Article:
Moving to Santiago 8 years ago was a monumental waste of…everything. But it’s home now. This smoggy sprawling ciudad de gris is my home. But today I’m in Rancagua. Still in Rancagua, I should say. Papá died almost three weeks ago, but I haven’t felt the need to return ‘home’ from this home. But it’s not just me, we’re all here…home again together for the longest period of time since Papá forced us all to live “in safety” under his roof after Allende’s government was overthrown. Amalia and I moved into the condo down the street on my twenty-fifth birthday. That was 1980, so it’s been twenty years since we’ve all been together for any extended amount of time.
I can’t say it feels good, but it feels comfortable.
I don’t want to return to Santiasco, Not today, not tomorrow. Well, especially not today. Supposedly this is a big day for Chile. Our beloved dictator has made his glorious return to the country he cared so dearly about. Fuck that.
I wonder what Papá would think about Pinochet’s return. He would probably say fuck that.
I could tell he was always disappointed in my apathy. And Mamá’s. Her apathy always validated mine. Papá could see it, I think that’s why it was difficult for me to be in this house for so long, constantly feeling like you’re an enormous disappointment to your biggest supporter. It still feels terrible.
Papá and I grew close again when Amalia and I left Rancagua. I don’t think those things are related though. I think it’s because I grew out of my apathy, I was no longer disappointingly apolitical…’achilean’ in his eyes.
I think that’s part of the reason that I told myself I had to convince everyone I was happy in Stgo. Because if Amalia could sense that I no longer matched her excitement for our country’s new democracy and our new life in Santiago, Papá would be able to tell, too. And the disappointment would return.
But how could anyone like this city? Santiago is Pinochet’s greatest defense that he had Chile’s interests at heart the whole time. His constitution or his fucking self-immunity aren’t Pinochet’s magnum opus, it’s Santiago. The shining beacon of ‘Chilean progress’. Everything moves quicker in Santiago. Everything seems so transactional. Everything is new and shiny and impersonal. Look at our progress! It’s amazing!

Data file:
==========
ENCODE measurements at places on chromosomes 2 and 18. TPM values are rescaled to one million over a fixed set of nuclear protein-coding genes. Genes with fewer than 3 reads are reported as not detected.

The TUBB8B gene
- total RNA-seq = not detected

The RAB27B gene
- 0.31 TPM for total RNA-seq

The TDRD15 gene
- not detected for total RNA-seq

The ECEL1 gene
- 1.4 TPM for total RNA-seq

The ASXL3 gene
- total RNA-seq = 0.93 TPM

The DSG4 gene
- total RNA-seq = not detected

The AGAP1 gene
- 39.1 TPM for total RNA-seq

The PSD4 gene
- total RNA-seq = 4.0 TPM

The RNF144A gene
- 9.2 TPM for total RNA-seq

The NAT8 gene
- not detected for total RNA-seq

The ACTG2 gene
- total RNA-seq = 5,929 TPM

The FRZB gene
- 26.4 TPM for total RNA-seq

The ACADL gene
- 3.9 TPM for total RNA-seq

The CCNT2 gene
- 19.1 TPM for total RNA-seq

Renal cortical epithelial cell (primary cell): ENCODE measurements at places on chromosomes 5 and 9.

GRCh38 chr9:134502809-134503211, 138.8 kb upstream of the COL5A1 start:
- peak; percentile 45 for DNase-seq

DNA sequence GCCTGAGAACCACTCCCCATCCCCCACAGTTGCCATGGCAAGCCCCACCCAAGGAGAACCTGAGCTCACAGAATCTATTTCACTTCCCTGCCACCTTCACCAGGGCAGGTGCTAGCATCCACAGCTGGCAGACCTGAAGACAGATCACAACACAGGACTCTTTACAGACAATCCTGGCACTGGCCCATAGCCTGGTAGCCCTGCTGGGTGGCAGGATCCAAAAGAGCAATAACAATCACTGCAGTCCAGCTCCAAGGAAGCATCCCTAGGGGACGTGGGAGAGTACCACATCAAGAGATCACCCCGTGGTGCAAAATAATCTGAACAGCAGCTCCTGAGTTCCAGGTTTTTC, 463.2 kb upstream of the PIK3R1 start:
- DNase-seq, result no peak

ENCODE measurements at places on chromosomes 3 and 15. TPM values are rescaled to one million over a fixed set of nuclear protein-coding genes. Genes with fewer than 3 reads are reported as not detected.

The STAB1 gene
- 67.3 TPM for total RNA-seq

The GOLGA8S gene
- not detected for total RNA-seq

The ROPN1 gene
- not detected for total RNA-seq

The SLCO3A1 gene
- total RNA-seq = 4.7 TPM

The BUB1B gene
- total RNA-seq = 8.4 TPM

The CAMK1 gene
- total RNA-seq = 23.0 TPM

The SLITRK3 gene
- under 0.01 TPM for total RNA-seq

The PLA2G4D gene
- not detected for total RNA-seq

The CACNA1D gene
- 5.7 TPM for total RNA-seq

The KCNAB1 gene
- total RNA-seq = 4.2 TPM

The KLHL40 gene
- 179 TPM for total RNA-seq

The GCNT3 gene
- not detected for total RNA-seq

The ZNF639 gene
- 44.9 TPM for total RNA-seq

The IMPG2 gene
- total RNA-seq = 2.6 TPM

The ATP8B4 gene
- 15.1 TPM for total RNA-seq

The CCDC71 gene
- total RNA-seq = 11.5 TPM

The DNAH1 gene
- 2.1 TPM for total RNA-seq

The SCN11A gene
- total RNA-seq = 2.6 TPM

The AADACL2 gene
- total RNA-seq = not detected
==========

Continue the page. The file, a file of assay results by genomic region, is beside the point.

How did we get here?
If I’m looking in the mirror, it’s progress that I was complicit in. I was swept away in the rhetoric of our progress. Papá could see it. Mierda, everyone could see it. So I guess my apathy is different now. It’s there, but different.
Being home doesn’t feel good, but it’s comfortable.
We talk about what it was all like when we lived here, when I was supposed to start at La Chile, but stayed home instead for seven years. Every story, every memory, every joke…it all seems to return to Papá. And that feels good.
Amalia is insistent that we return to Stgo in the coming days. Jorge talks about moving his family to Ñuñoa soon. The twins are about to start high school and Jorge wants for them to “superarnos”, as Mamá always said, and he thinks the colegios in Santiago will give them the best chance to finish what none of us had the opportunity to: receive a degree from La Chile. As much as I would love to have my hermanito nearby, I don’t think the twins should go to school here. I teach at these schools—not that Jorge would send his kids to school in Recoleta anyway—but still. I moved to Stgo 8 years ago because I thought Chile was changing. I was right, but not how I thought. I wanted justice. Santiago blinds you with consumerism, and then you forget about justice—you’re blinded by progress. The new Chile is blindingly brilliant, I think. Or it’s supposed to be.
This city is disheartening.
Today is a weird day. Rancagua doesn’t feel good, but it’s home. But today feels different. No one has confidence in the legal proceedings against Pinochet. We’re confident he will find away to pull himself out of this. He designed this new Chile, after all.